More than 3,000 jobs could go over the next four years under plans being put forward by Norfolk County Council in a bid to save £150m.
The Conservative-controlled authority would become "a smaller, more sharply focused council", its deputy leader Ian Mackie said.
The council is proposing cutting staff costs, streamlining its services and stopping non-essential work.
It is seeking local people's views on the plans.
Mr Mackie said the changes would focus on helping the vulnerable in society, protecting the public and building strong communities.
The council said its proposals were being made in the wake of the government's Spending Review with its 7.1% reduction in local government spending for each of the next four years.
It said it did not yet know its full financial position and might need to save more once grant funding allocations were announced in December.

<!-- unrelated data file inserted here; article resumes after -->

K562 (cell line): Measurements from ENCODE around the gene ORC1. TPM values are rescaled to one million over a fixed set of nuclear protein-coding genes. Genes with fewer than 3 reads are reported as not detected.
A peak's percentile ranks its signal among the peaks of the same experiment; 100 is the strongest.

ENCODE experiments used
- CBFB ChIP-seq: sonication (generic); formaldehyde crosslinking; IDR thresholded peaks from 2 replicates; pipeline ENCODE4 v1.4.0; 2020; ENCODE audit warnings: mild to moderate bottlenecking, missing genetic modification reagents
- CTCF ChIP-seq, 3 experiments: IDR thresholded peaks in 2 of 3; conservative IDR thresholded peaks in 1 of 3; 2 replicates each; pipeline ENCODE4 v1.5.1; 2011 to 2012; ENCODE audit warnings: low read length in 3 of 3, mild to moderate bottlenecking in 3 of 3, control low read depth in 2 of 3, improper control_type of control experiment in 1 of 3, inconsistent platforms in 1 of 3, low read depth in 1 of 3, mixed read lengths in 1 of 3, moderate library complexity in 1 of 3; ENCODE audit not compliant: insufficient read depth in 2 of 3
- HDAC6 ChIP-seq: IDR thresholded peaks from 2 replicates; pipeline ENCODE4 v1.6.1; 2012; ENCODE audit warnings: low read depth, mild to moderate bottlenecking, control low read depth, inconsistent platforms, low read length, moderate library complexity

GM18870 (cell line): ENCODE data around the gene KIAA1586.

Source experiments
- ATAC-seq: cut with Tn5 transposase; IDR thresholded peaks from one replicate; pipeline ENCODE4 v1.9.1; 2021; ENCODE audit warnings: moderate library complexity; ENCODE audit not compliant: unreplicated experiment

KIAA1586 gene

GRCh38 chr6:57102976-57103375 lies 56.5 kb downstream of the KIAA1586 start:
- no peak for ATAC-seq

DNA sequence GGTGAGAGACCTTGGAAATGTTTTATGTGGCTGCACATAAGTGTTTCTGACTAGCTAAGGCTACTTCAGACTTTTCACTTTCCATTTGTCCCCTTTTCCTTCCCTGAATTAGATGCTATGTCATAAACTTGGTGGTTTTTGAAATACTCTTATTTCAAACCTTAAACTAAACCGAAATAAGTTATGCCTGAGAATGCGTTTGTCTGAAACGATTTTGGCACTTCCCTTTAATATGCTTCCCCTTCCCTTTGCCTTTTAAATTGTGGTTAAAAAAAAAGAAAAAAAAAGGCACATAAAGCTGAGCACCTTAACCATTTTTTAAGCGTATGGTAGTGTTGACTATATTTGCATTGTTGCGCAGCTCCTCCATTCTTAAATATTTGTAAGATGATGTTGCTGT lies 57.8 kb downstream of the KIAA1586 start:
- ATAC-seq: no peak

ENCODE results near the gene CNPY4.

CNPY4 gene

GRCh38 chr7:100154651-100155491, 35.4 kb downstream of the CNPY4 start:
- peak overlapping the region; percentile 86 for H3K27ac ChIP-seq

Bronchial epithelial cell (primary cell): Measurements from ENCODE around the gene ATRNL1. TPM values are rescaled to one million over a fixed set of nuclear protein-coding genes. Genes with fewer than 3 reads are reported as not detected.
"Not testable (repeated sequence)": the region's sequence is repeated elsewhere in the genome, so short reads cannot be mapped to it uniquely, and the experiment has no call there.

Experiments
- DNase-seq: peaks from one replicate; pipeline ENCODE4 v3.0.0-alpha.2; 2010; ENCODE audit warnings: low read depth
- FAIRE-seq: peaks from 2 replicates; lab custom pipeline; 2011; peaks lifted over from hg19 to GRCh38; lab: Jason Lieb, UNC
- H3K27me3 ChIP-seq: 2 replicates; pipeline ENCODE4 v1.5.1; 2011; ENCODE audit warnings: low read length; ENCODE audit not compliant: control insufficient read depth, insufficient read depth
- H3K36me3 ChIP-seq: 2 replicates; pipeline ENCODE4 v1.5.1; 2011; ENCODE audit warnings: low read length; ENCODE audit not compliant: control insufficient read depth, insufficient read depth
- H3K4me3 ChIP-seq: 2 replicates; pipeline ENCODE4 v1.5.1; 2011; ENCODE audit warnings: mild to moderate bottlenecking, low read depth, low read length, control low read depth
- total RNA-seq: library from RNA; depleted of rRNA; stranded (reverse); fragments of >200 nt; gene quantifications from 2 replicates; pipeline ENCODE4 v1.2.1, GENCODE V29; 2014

The council's proposals include major changes to its services for youth, museums, countryside, meals on wheels, adult education and historic buildings.
It said it also hoped voluntary groups might take on the council's role in maintaining public footpaths, countryside areas and school crossing patrols.
Mr Mackie, who is also cabinet member for finance, said: "Exceptional times demand an exceptional response and only a fundamental reform of what the county council does and the way in which it does it will do.
"In order to protect as many front-line services as possible, we plan to strip back spending on overheads and management costs."
The Norfolk Big Conversation consultation document pledges that Norfolk County Council's share of council tax will be pegged at its current level next year.
The council proposes:
- Cost cutting and efficiency savings through, for example, cutting staff costs to save £48m
- Streamlining services to help save £29m
- Scaling back the scope of its services and stopping non-essential work to save £73m